Fundamentals of Computer Science I (CSC-151.02 2000F)


Lab; Merge Sort

Exercises

Exercise 0: Preparation

Make a copy of mergesort.ss, my implementation of merge sort. Scan through the code and make sure that you understand all the procedures.

Exercise 1: Merging

a. Write an expresssion to merge the lists (1 2 3) and (1 1.5 2.3).

b. Write an expression to merge two lists that contain the same values.

c. Write an expression to merge two lists of names. (You may choose the names yourself. Each list should have at least three elements.)

Exercise 2: Reflecting on Merging

a. What will happen if you call merge with unsorted lists as the first two parameters?

b. Verify your answer by experimentation.

c. What will happen if you call merge with sorted lists of very different lengths as the first two parameters?

d. Verify your answer by experimentation.

Exercise 3: Splitting

Use split to split:

a. A list of numbers of length 6

b. A list of numbers of length 5

c. A list of strings of length 6

d. A list of lists of length 4 (each sublist should have length 2 or more).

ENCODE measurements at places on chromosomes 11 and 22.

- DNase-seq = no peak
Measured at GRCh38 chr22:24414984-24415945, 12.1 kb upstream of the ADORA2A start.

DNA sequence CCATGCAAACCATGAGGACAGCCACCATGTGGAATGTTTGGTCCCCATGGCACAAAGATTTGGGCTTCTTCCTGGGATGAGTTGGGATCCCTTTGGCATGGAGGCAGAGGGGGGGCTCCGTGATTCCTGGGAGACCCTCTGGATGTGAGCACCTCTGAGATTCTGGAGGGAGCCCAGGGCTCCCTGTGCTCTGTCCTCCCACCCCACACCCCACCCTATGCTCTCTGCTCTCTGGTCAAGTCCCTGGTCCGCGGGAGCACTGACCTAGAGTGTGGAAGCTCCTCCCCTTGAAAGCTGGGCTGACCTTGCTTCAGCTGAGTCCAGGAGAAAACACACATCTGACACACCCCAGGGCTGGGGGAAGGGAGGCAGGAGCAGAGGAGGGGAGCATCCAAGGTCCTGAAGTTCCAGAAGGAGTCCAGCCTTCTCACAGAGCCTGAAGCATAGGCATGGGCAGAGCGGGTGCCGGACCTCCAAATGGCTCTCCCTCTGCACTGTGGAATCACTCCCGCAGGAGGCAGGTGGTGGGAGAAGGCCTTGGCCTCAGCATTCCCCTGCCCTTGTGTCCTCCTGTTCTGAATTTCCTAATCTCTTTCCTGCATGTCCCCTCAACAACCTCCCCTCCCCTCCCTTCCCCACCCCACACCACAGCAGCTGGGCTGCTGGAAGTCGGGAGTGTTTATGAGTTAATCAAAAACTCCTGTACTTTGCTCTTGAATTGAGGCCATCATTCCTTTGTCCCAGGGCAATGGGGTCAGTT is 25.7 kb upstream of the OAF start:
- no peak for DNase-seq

Exercsie 4: Splitting, Revisited

One of my colleagues prefers to define split something like the following

(define split
  (lambda (ls)
    (let kernel ((rest ls)
                 (left null)
                 (right null))
      (if (null? rest)
          (list left right)
          (kernel (cdr rest) (cons (car rest) right) left)))))

a. How does this procedure split the list?

b. Why might you prefer one version of split over the other?

Exercise 5: Sorting

a. Run merge sort on a list you design of fifteen integers.

b. Run merge sort on a list you design of thirteen strings.

Exercise 6: Special Cases

a. Run merge sort on the empty list.

b. Run merge sort on a one-element list.

c. Run merge sort on a list with duplicate elements.

Exercise 7: Sorting Students

Assume that we represent students with a list of the form

(lastname firstname id major)

a. Create a list of ten or more students.

b. Write an expression to sort that list by first name.

c. Write an expression to sort that list by id number.

d. Write an expression to sort that list so that students are arranged alphabetically by major and also alphabetically by last name within each major.

Exercise 8: Verifying Sorts

a. Write a procedure, verify-sort, that verifies the postconditions of merge-sort.

b. Use that procedure to verify that merge-sort correctly sorts lists of 1000 "random" numbers.

Exercise 9: Comparing Sorts

a. Using DrScheme's built-in timing mechanism (you may have to look through the online help to find information about that mechanism), make a table of the running time of insertion sort and merge sort on inputs of size 0, 1, 10, 100, 1000, 5000 10000, 50000, 100000, and 1000000.

b. Graph your data.

c. Based on your data, what can you say about the relative speeds of the two sorting methods?

Notes

History

Wednesday, 22 November 2000


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